Dr. Driesen's testimony, to understate it, was equivocal and cloudy and, in some respects, even contradictory. After a series of "yes and no" responses to critical questions touching on defendant's mental capacity to comprehend questions and give responsive answers when testifying before the Grand Jury and before a jury in a civil action in which Vinieris was the plaintiff, Dr. Driesen was asked whether, during the relevant period from December 1982 through August 1983, Vinieris had "the capacity to do something willfully in the sense that it was done voluntarily, intentionally and with a bad purpose . . . to do something that the law forbids." He responded, "I would think if he had the ability to concentrate at times he probably could formulate that intent" and that "at times, I think he had the capacity to concentrate."
Finally, in response to the question whether Vinieris had the capacity to make a fraudulent statement that was "known to be untrue and made or caused to be made with the intent to deceiv[e] the person to whom it was made," Dr. Driesen gave the unenlightening opinion that "at times yes and at times no, depending on the context of his thinking, . . . [on] whether the statement or the environment was such that [it] was able to intrude [upon] his thoughts. It would be yes, otherwise it would be no."
Dr. Goldstein, on the other hand, was of the view that the transcripts of Vinieris's Grand Jury testimony (also reviewed by Dr. Driesen) showed that he "was very alert, attentive to the issues which he grasped well, . . . that he was coherent, relevant, goal-directed in his thinking, and extremely protective[,] and appropriately so, of his own interests."
Further, she stated that Vinieris's behavior during her first examination of him was "so melodramatic . . . and almost so defective, that its genuineness had to be questioned" and was not "suggestive of schizophrenia, but seem[ed] more hysterical and contrived." She also noted that this behavior was "most inconsistent" with Vinieris's Grand Jury testimony.
At a hearing, she testified that in her opinion Vinieris was neurologically normal with the exception of dizziness, which did not amount to an organic mental condition. She further testified that a great deal of defendant's conduct during her first examination of him was exaggerated and feigned.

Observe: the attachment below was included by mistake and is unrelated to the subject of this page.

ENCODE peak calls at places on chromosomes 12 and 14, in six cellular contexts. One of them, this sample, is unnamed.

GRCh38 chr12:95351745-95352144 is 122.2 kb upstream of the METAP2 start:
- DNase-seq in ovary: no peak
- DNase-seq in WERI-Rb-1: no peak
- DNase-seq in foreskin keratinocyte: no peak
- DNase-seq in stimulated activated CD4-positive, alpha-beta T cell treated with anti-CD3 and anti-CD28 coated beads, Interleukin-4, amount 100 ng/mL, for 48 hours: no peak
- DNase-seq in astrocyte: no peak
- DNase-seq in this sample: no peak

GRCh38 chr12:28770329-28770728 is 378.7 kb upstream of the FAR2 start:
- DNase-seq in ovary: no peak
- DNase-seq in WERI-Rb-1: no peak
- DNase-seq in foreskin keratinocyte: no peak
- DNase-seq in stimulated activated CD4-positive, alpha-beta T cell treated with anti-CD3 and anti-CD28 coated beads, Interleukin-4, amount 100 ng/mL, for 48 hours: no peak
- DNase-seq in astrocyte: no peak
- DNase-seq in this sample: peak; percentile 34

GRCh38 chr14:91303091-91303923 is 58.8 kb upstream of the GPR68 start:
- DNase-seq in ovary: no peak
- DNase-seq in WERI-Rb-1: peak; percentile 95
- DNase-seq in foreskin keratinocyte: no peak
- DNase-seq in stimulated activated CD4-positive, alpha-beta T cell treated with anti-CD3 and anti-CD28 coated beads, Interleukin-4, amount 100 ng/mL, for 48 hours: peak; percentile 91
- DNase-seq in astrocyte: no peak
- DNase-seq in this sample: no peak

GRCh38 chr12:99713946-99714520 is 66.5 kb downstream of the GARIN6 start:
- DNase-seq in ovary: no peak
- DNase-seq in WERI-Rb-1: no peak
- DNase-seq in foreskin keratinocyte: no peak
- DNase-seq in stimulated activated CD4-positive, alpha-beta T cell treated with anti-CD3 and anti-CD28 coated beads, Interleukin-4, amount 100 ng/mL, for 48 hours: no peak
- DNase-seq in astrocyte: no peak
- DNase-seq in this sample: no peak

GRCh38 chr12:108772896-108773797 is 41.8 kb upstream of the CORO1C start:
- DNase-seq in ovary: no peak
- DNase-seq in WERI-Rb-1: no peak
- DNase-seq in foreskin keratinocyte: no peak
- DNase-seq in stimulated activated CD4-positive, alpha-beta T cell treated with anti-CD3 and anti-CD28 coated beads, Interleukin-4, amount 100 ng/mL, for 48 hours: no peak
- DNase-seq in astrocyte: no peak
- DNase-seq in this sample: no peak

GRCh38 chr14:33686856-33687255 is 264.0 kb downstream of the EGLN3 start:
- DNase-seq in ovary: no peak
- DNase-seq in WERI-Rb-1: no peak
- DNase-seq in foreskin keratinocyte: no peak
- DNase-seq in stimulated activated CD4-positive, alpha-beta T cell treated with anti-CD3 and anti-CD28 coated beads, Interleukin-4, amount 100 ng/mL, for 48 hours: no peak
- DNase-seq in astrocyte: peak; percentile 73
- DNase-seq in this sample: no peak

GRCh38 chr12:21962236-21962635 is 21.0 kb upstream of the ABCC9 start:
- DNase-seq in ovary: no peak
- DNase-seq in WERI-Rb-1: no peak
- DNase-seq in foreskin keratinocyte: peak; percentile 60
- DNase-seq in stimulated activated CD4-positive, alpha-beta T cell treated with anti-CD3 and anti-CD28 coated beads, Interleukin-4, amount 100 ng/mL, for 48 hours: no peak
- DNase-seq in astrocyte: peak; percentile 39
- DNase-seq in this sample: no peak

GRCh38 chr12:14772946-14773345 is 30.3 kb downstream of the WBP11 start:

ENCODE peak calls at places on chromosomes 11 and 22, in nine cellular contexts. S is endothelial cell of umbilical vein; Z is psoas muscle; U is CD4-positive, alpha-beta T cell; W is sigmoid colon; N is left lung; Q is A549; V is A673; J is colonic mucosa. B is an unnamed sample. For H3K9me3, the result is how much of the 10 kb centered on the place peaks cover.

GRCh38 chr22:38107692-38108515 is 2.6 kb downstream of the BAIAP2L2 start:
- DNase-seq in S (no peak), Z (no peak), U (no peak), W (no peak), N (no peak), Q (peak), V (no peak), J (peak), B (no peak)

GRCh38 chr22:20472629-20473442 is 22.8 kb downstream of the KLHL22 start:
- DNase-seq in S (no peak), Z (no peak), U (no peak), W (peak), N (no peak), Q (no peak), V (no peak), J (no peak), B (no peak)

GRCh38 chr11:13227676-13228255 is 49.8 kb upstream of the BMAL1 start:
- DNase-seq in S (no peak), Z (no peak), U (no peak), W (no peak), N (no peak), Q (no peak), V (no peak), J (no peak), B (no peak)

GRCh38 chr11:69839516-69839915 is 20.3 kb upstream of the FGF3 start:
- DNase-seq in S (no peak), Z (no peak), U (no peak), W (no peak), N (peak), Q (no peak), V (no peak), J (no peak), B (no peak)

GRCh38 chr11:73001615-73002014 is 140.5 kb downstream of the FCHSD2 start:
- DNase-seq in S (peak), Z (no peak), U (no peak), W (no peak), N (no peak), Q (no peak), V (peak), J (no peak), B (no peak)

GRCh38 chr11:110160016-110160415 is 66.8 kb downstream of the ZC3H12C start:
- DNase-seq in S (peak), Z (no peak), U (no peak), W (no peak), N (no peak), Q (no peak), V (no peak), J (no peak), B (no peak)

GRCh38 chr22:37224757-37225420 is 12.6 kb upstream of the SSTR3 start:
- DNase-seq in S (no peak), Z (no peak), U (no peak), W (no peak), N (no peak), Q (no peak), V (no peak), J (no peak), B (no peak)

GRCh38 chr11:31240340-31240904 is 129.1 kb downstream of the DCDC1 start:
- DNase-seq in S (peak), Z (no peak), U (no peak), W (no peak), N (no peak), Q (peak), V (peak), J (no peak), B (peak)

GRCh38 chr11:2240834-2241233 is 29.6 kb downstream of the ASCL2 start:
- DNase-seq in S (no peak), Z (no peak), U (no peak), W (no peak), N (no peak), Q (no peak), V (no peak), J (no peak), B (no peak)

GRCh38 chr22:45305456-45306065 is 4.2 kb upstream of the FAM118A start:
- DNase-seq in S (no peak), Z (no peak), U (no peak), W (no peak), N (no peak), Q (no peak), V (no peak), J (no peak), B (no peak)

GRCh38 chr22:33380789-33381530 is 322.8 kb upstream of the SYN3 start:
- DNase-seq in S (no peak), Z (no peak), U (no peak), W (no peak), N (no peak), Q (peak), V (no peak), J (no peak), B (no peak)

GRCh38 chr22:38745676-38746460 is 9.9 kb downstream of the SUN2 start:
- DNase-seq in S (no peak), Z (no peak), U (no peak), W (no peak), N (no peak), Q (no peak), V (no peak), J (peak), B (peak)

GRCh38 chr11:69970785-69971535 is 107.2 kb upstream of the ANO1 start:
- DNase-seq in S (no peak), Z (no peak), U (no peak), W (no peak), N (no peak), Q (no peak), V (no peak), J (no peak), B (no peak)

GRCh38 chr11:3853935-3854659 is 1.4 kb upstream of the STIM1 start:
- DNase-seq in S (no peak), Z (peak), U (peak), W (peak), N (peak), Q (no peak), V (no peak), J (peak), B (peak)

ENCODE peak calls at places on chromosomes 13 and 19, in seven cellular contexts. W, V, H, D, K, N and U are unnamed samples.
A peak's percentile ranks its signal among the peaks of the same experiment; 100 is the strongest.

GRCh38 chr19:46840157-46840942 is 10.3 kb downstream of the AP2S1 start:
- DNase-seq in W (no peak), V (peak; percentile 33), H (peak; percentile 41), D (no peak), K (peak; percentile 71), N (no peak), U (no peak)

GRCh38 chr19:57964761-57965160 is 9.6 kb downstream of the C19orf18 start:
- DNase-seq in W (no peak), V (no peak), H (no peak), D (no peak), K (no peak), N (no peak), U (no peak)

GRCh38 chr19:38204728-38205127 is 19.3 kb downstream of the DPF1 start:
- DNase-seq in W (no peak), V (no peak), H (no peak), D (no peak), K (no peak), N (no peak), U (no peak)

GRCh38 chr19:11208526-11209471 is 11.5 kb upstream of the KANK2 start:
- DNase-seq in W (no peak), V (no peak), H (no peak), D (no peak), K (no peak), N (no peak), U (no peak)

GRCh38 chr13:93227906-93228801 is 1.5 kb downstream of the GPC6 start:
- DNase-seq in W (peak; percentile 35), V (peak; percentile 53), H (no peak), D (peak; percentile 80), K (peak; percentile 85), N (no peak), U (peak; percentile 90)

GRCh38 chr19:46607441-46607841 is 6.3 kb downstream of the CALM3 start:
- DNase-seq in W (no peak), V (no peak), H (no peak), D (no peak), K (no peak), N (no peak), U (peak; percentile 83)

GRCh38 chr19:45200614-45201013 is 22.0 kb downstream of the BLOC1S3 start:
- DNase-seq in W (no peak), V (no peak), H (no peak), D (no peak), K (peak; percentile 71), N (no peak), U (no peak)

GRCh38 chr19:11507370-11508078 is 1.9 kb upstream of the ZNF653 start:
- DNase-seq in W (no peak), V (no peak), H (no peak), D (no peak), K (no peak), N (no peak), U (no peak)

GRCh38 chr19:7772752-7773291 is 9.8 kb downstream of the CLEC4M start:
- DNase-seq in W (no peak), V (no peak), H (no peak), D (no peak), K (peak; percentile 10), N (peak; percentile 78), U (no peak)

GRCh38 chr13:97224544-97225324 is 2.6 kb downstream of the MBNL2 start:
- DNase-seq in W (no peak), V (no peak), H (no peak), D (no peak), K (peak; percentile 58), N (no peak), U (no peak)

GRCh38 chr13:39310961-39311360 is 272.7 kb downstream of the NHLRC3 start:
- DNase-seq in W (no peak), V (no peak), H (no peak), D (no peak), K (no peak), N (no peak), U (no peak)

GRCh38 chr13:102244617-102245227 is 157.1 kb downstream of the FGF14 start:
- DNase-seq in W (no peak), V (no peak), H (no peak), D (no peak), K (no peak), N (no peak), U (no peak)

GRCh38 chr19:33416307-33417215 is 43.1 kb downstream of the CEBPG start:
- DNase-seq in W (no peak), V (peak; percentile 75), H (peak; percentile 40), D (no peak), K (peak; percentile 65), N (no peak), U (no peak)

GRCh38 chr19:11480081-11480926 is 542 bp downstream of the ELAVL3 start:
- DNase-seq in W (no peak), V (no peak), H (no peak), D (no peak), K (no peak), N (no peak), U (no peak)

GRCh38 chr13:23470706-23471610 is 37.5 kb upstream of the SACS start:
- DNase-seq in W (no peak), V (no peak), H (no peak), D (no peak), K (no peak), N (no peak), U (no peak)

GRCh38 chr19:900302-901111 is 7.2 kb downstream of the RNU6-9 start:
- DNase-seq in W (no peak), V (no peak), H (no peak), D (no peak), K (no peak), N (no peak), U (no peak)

Thereafter, at the close of the Government's case, the Court was advised that Vinieris upon the trial would not, as is his right, testify in his own defense but would rely in part upon the expert opinion of Dr. Driesen. Thus, the jury, without the benefit of defendant's testimony or demeanor, would be confronted with a "battle of experts," each of whom would postulate a different and conflicting opinion based upon interviews with the defendant, a reading of his Grand Jury testimony, and historical medical records. The focus of the case could readily be shifted from the jurors' basic fact-finding function of ascertaining Vinieris's intent based upon his statements and conduct and all the surrounding circumstances at the relevant times to a consideration and evaluation of the experts' conflicting views. With Dr. Driesen's own position somewhat ambivalent and self-contradictory, this Court is of the view that, even assuming the proffered testimony is relevant to the particular issues of intent presented by the charges against Vinieris, the testimony would serve to confuse rather than clarify issues to be considered by the jury. The fact determination on the issue of specific criminal intent is for the jury. The presentation of the sharply contrasted views, and indeed the uncertain view of Dr. Driesen, would impede the proper fact-finding function of the jury. As the Supreme Court has stated,
expert testimony not only is unnecessary but indeed may properly be excluded in the discretion of the trial judge "if all the primary facts can be accurately and intelligibly described to the jury, and if they, as men of common understanding, are as capable of comprehending the primary facts and of drawing correct conclusions from them as are witnesses possessed of special or peculiar training, experience, or observation in respect of the subject under investigation."
Accordingly, the defendant's proffer of psychiatric testimony is denied upon the ground that it would not assist the trier of fact to understand the evidence or to determine a fact in issue and that, even if relevant, its probative value is substantially outweighed by the danger of confusion of the issues or of misleading the jury.